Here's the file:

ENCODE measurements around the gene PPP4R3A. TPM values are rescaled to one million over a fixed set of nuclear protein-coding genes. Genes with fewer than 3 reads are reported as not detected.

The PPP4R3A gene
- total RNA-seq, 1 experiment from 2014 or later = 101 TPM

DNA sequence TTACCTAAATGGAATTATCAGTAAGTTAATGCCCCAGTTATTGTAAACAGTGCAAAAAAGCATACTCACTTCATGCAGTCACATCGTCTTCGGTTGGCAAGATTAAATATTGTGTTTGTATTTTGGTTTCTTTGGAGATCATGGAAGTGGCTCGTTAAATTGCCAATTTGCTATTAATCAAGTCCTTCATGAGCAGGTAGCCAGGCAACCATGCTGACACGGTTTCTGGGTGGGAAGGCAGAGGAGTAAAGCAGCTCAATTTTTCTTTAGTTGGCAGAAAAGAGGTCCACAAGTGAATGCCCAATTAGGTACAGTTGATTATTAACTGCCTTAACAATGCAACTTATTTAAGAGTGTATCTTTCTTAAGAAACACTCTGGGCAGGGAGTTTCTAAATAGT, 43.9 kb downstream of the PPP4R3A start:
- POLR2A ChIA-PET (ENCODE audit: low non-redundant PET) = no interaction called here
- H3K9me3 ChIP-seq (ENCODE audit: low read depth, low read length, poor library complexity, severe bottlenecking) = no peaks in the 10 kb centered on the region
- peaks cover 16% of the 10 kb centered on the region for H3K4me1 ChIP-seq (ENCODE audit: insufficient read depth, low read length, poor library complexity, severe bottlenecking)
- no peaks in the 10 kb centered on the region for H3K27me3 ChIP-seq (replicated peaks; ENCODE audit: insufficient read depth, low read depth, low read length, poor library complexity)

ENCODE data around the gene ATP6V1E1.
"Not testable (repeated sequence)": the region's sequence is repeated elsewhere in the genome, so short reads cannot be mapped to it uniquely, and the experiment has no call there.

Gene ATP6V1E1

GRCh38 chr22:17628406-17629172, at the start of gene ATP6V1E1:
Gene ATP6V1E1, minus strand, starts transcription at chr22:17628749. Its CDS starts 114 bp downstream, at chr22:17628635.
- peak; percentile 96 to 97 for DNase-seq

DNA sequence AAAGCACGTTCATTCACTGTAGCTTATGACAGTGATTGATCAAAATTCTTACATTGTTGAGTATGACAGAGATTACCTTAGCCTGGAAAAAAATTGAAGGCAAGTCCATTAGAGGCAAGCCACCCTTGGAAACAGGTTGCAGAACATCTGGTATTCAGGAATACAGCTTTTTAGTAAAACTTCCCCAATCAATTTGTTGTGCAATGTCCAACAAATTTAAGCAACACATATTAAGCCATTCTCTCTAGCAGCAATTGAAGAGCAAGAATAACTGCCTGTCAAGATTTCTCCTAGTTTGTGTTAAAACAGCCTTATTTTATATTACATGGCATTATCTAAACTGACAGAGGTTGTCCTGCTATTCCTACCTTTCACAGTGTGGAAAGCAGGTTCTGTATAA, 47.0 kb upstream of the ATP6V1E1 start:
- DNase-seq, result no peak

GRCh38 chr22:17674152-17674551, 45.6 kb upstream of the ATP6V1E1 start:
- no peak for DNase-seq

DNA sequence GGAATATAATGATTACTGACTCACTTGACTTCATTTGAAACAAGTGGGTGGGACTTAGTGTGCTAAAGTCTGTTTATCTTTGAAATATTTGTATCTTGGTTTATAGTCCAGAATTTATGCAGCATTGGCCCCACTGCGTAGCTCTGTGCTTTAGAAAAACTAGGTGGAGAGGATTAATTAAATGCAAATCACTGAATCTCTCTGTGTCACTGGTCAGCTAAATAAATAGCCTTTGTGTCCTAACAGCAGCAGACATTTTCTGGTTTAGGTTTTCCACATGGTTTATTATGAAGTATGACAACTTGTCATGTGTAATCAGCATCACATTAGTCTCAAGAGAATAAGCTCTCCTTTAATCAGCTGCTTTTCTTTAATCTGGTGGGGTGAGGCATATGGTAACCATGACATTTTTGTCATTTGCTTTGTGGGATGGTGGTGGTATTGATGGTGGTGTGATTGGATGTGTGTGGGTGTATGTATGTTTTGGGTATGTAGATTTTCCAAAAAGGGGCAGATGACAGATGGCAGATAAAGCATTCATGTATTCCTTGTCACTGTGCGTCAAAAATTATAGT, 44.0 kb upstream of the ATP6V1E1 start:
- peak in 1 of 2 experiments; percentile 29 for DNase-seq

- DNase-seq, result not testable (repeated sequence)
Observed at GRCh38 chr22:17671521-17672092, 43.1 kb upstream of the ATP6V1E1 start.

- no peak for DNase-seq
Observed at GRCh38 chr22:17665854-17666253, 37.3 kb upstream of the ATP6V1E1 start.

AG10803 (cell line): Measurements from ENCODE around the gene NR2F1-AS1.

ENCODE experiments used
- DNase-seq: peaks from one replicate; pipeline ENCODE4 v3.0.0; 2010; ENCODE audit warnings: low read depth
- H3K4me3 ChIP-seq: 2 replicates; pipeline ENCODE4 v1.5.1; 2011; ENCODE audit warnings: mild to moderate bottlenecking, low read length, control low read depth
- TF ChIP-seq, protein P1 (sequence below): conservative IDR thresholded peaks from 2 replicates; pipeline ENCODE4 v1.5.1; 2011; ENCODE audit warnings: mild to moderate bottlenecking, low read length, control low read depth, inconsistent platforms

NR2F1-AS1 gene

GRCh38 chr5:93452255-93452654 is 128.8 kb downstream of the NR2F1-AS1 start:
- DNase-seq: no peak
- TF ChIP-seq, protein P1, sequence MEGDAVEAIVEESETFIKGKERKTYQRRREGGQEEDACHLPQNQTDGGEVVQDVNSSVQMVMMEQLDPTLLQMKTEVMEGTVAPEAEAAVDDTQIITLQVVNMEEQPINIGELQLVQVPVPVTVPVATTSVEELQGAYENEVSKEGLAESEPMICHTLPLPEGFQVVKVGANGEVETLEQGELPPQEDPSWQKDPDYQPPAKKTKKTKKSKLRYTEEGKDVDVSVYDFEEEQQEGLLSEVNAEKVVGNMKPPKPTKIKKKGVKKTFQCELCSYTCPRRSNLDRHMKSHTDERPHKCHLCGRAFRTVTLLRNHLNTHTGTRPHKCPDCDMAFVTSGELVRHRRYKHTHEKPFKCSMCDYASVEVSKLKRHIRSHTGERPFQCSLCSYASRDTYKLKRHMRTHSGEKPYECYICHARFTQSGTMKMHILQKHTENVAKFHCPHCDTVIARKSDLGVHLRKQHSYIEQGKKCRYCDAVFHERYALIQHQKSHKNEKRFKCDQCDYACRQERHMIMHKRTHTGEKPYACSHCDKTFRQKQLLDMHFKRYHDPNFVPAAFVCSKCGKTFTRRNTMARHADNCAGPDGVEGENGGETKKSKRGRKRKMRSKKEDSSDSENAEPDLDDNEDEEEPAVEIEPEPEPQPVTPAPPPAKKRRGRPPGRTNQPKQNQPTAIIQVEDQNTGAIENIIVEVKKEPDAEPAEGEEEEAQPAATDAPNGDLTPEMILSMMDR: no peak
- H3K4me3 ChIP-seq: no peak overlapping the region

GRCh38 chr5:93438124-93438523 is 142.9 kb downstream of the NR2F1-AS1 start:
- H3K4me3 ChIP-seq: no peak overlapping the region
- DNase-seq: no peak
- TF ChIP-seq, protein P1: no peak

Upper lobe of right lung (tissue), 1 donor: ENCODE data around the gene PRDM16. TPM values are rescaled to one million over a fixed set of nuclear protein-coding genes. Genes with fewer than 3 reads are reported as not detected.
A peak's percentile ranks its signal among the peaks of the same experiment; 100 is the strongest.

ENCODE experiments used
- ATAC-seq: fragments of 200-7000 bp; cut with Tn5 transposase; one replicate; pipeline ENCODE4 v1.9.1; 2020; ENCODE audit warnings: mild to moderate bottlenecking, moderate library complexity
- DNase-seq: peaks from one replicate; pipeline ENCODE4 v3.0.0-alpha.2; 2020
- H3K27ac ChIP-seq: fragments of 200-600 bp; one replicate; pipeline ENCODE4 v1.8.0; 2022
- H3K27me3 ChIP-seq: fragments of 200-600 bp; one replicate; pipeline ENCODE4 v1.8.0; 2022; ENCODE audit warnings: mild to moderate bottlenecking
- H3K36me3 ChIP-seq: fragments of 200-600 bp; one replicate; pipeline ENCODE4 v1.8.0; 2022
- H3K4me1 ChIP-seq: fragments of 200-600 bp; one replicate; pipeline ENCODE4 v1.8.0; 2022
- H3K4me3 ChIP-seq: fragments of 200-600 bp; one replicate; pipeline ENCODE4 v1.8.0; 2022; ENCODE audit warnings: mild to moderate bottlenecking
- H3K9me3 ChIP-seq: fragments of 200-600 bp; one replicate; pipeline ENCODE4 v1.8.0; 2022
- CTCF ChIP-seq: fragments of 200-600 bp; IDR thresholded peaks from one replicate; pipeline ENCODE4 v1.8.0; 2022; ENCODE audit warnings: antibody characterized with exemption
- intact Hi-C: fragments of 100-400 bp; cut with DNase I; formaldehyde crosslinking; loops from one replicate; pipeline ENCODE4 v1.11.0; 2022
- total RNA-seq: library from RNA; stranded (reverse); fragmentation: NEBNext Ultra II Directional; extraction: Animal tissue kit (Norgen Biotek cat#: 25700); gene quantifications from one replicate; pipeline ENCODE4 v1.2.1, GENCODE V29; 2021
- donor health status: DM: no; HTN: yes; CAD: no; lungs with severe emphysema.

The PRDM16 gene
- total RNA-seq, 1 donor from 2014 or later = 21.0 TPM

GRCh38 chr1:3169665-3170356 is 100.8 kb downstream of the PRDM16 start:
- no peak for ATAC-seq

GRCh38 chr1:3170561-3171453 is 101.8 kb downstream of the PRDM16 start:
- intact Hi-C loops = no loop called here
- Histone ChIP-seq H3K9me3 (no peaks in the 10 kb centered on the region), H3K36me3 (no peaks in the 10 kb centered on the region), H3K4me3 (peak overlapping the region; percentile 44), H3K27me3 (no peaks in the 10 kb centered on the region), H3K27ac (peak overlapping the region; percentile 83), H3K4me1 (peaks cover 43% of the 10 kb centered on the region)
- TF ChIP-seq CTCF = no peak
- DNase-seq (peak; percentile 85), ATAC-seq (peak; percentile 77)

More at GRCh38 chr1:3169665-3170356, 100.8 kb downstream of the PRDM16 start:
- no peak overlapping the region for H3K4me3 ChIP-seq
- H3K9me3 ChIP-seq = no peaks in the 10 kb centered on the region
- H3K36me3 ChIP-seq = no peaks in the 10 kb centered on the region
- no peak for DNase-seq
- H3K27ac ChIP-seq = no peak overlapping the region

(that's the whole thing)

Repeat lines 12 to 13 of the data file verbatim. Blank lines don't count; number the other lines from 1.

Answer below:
GRCh38 chr22:17628406-17629172, at the start of gene ATP6V1E1:
Gene ATP6V1E1, minus strand, starts transcription at chr22:17628749. Its CDS starts 114 bp downstream, at chr22:17628635.